How to Gamify Your Website

Fun for users, Gamification is being taken seriously by today's Web brands

Gamification is a way of adding game mechanics such as points, levels, leaderboards and badges to your website. If applied correctly, these mechanics will encourage users to come back to the site more often, share content on their social networks and, ultimately, generate revenue for your business.

Gamification is extremely popular right now, but it is much more than a passing fad. In fact, eMarketer has predicted that it will grow from a $100 million industry in 2011 to a $1.6 billion industry in 2015.

But how do you go about implementing gamification? The following three tips will help you gamify your website and make it work for your users:

Add More Than a Leaderboard

Before jumping on the gamification bandwagon, slow down and think about exactly why you're adding game mechanics to your site.

It's easy to add a pretty layer on top of your site that doesn't do much of anything. Adding a leaderboard or some badges may look cool, but how does it encourage user engagement? It's not just about picking the right game mechanics but how those mechanics work together in a sophisticated way that appeals to your users.

For example, if your website has a lot of diverse content such as video and audio clips as well as a wide range of articles and infographics, you may want to create a quest that guides users on a path to the freshest material. Another idea is to invite interaction by rewarding users for commenting on your blog and sharing your posts on their social networks.

Build in a Social Referral Program

Believe it or not, many gamified sites forget to implement a social referral program. They set up a system for earning badges and points but then what? If users are proud of what they've accomplished, give them the opportunity to tell the world about it. Achievements mean more if they're made public and people are more likely to share right after they've won something.

It's not just about Likes, Tweets and +1s, either; you should reward users on how influential they really are. The referral mechanism from Dropbox does a good job of this by tracking shares and referrals and rewarding new recruits and the people who referred them. A good gamification platform measures how many clicks a shared link gets and how many people register by following that link. This is known as measuring virality:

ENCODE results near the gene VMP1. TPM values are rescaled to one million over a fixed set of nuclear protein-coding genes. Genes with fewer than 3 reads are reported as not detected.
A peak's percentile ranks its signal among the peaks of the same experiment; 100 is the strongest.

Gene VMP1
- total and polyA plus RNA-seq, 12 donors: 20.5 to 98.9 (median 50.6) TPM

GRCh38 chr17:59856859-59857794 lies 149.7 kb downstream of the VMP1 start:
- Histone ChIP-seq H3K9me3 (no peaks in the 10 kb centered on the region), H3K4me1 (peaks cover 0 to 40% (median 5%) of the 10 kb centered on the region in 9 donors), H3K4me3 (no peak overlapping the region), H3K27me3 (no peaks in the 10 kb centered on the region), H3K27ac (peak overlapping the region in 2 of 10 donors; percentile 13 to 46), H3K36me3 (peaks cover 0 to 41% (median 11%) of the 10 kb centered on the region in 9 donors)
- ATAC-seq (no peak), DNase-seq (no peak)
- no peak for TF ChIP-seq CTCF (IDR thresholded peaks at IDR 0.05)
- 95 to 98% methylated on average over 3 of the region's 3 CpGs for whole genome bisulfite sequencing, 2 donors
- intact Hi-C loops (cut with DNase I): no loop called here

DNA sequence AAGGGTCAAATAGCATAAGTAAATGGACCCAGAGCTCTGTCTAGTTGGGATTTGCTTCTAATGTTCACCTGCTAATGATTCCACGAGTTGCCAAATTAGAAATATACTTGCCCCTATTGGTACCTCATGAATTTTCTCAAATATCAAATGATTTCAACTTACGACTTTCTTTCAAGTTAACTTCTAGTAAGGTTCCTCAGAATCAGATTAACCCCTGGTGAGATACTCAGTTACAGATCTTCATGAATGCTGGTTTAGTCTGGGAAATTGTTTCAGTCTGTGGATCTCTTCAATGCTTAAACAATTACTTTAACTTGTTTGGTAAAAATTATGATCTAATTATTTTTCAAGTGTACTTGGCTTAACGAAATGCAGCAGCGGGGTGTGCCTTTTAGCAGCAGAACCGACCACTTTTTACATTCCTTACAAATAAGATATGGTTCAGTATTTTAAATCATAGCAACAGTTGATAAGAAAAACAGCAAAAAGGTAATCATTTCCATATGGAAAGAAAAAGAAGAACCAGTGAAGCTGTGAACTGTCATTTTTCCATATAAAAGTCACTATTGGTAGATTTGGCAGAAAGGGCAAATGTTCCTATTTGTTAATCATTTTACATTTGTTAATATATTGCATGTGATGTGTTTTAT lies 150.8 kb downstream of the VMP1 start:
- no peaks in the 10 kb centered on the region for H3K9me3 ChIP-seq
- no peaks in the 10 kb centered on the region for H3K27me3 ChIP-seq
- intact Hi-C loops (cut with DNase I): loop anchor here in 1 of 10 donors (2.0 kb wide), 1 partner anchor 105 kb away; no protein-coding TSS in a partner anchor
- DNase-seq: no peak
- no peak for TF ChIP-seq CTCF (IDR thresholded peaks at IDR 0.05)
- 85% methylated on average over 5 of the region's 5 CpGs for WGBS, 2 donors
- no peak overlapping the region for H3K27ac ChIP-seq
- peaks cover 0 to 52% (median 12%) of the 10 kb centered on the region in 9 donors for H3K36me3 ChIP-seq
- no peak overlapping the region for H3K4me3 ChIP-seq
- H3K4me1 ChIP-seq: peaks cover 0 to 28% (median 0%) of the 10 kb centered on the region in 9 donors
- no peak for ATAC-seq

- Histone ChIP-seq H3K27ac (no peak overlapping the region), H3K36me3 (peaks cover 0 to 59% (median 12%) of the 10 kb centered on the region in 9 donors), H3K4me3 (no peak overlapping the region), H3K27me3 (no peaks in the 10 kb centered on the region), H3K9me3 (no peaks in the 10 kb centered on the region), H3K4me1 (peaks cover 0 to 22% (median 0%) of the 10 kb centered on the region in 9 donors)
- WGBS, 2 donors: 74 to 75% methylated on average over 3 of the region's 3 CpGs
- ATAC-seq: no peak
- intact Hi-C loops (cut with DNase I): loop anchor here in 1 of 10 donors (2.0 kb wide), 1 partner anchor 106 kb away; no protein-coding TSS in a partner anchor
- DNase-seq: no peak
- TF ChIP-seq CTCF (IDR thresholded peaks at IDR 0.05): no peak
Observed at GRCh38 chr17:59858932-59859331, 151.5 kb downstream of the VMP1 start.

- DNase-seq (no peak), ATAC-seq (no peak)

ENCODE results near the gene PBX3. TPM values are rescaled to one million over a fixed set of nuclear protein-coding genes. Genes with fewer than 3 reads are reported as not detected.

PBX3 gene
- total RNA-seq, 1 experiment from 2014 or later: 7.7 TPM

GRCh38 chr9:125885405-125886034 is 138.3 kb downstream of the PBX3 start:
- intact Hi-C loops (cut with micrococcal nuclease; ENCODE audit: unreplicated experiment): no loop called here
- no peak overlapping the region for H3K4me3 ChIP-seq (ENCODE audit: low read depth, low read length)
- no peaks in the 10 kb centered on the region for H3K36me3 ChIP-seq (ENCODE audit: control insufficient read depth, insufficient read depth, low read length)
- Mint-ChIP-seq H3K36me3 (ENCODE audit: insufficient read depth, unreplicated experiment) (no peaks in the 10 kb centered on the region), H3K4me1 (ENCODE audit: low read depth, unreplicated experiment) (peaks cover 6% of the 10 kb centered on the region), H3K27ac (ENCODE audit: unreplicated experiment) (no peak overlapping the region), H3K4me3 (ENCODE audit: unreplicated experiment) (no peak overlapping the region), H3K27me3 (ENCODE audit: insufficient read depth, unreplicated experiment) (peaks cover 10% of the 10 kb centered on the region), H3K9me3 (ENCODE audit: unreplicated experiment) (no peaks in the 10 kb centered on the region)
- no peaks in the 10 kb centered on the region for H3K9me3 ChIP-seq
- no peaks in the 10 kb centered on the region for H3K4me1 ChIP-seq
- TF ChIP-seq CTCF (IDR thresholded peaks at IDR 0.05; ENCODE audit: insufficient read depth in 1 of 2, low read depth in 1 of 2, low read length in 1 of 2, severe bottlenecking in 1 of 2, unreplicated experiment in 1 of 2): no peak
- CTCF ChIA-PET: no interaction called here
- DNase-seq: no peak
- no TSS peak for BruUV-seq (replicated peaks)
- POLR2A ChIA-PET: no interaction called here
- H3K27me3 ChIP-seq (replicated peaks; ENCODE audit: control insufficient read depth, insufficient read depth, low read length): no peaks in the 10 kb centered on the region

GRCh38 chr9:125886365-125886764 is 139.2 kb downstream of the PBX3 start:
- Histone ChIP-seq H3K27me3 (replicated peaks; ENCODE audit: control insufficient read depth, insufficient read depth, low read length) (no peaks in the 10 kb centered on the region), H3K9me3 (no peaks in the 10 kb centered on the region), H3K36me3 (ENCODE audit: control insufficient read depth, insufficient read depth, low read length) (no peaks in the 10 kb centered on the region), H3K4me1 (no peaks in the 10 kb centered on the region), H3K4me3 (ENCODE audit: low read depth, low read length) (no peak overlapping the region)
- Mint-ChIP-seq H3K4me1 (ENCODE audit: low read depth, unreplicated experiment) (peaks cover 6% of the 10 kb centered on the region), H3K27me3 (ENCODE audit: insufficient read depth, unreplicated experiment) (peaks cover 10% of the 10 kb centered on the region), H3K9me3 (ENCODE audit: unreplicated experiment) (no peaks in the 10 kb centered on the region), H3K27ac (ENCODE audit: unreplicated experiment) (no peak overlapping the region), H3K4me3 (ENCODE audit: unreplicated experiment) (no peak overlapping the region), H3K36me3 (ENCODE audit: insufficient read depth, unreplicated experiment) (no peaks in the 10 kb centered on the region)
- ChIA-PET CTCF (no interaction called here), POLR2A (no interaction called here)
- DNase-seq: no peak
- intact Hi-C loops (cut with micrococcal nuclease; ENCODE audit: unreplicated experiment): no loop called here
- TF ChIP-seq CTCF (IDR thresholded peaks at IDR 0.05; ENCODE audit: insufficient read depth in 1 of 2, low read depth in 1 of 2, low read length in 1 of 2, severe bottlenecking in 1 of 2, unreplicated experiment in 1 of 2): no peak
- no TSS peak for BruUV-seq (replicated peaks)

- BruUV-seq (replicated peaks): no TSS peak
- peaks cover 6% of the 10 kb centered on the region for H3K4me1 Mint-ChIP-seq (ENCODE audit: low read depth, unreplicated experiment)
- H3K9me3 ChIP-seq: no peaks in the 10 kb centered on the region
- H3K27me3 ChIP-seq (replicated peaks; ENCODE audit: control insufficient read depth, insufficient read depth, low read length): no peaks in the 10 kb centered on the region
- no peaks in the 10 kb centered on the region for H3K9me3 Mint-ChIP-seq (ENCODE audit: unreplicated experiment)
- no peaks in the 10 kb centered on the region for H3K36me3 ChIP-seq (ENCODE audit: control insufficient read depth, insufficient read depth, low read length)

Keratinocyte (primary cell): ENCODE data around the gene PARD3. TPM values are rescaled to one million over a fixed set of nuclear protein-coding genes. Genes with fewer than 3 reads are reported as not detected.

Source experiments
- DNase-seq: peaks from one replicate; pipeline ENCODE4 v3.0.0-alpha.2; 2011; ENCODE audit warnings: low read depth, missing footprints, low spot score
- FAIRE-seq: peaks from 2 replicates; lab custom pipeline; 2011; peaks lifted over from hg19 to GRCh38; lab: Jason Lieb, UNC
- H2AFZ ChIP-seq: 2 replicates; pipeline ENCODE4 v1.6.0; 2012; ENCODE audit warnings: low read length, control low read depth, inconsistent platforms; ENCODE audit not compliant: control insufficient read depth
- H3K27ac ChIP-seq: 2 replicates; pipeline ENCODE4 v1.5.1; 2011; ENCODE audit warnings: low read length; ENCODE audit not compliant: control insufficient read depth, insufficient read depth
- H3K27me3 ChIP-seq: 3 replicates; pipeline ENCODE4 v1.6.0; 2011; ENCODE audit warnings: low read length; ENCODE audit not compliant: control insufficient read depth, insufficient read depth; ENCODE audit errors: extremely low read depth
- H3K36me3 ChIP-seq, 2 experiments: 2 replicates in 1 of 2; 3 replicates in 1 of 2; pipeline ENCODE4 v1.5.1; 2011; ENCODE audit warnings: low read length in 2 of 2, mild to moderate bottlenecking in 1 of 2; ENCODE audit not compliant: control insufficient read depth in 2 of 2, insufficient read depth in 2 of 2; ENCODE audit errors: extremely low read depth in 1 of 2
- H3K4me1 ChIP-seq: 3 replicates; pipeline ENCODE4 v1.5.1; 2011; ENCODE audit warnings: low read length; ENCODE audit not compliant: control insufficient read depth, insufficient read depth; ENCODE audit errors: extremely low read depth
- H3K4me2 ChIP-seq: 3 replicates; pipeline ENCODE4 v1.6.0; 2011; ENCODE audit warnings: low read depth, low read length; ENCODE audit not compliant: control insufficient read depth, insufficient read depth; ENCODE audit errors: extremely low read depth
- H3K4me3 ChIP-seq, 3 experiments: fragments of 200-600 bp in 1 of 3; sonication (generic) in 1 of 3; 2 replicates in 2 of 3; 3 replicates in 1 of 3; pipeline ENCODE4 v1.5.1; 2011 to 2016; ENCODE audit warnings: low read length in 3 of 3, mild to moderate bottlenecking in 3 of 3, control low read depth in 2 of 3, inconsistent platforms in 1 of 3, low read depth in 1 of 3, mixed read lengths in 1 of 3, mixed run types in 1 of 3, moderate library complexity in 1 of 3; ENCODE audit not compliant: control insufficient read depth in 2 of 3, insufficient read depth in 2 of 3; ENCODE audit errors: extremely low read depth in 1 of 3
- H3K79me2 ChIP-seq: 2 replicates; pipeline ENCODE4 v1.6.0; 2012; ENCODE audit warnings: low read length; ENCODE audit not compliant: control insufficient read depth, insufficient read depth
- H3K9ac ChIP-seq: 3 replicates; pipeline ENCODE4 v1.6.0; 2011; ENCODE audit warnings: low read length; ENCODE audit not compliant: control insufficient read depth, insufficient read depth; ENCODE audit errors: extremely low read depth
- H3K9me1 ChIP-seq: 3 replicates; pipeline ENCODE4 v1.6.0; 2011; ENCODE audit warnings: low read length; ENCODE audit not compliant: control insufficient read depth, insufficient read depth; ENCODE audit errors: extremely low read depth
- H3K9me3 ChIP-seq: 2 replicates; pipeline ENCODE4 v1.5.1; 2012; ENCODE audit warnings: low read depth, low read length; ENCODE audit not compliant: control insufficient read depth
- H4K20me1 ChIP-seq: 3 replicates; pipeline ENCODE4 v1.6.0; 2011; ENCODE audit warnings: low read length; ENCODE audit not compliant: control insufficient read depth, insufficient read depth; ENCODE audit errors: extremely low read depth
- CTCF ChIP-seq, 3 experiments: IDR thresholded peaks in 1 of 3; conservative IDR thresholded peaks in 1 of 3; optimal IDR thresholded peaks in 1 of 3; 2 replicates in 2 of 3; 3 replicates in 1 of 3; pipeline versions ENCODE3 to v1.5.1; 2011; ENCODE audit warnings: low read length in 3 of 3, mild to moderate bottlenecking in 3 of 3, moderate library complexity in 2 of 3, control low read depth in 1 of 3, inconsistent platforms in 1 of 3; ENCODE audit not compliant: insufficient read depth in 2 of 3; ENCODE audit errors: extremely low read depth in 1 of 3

- Shares: any Like, Tweet, or +1 that results in content or links being shared outside of your site.
- Influence: a unique click on a shared link
- Recruits: a unique signup from a shared link
- Virality score: (# of Shares x 1) + (# of Influence x 25) + (# of Recruits x 200) ‚àö‚àë daily active users (DAU)

Make it a Profit Center, Not a Cost Center

Let's face it, gamification is still relatively new and its effectiveness is promising but not guaranteed. It doesn't make sense to throw thousands of dollars at a solution before you know it will work. However, there are a few different approaches businesses can take.

If you want to gamify the site yourself, you're going to need some decent coding chops or access to some pretty serious developer resources, in which case you will most likely be looking at a sizable investment.

Another option is to find an off-the-shelf solution that you can implement yourself. A good solution lets you install, configure and measure the effectiveness yourself - no devs needed. The solution should ultimately be customizable, and with a robust API a developer can customize your gamification system in a short amount of time.

You could also pay a provider to design a gamification system for you. You would save yourself the headache and the developer resources, but you would need to sign a contract and pay up front for it. Yet another option is to try a solution that charges a low upfront fee but takes a share of the revenue that the solution produces. If it doesn't work, then at least you didn't spend a lot of money.

But if it does work, your company will benefit from increased user engagement and increased website income.

About the Author: Carrie Peters is the vice president of marketing at BigDoor, a technology provider for powering social engagement and loyalty as a service through the use of game mechanics.